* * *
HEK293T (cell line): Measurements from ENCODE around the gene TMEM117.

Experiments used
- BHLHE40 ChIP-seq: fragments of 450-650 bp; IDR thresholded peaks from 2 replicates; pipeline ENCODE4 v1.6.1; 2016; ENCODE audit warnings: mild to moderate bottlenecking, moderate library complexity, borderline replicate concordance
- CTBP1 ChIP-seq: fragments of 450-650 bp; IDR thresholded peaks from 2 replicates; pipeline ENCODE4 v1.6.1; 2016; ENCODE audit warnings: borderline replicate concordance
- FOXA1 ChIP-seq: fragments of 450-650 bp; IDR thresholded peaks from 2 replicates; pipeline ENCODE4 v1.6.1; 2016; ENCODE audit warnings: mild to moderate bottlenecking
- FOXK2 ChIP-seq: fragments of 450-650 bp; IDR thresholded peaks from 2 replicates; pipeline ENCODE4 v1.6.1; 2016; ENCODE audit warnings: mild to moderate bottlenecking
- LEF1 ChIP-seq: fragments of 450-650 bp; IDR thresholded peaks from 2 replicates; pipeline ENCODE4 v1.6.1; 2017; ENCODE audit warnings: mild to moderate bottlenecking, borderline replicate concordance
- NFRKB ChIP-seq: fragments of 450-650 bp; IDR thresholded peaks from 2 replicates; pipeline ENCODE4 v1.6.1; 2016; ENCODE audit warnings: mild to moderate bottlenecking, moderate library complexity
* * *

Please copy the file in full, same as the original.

HEK293T (cell line): Measurements from ENCODE around the gene TMEM117.

Experiments used
- BHLHE40 ChIP-seq: fragments of 450-650 bp; IDR thresholded peaks from 2 replicates; pipeline ENCODE4 v1.6.1; 2016; ENCODE audit warnings: mild to moderate bottlenecking, moderate library complexity, borderline replicate concordance
- CTBP1 ChIP-seq: fragments of 450-650 bp; IDR thresholded peaks from 2 replicates; pipeline ENCODE4 v1.6.1; 2016; ENCODE audit warnings: borderline replicate concordance
- FOXA1 ChIP-seq: fragments of 450-650 bp; IDR thresholded peaks from 2 replicates; pipeline ENCODE4 v1.6.1; 2016; ENCODE audit warnings: mild to moderate bottlenecking
- FOXK2 ChIP-seq: fragments of 450-650 bp; IDR thresholded peaks from 2 replicates; pipeline ENCODE4 v1.6.1; 2016; ENCODE audit warnings: mild to moderate bottlenecking
- LEF1 ChIP-seq: fragments of 450-650 bp; IDR thresholded peaks from 2 replicates; pipeline ENCODE4 v1.6.1; 2017; ENCODE audit warnings: mild to moderate bottlenecking, borderline replicate concordance
- NFRKB ChIP-seq: fragments of 450-650 bp; IDR thresholded peaks from 2 replicates; pipeline ENCODE4 v1.6.1; 2016; ENCODE audit warnings: mild to moderate bottlenecking, moderate library complexity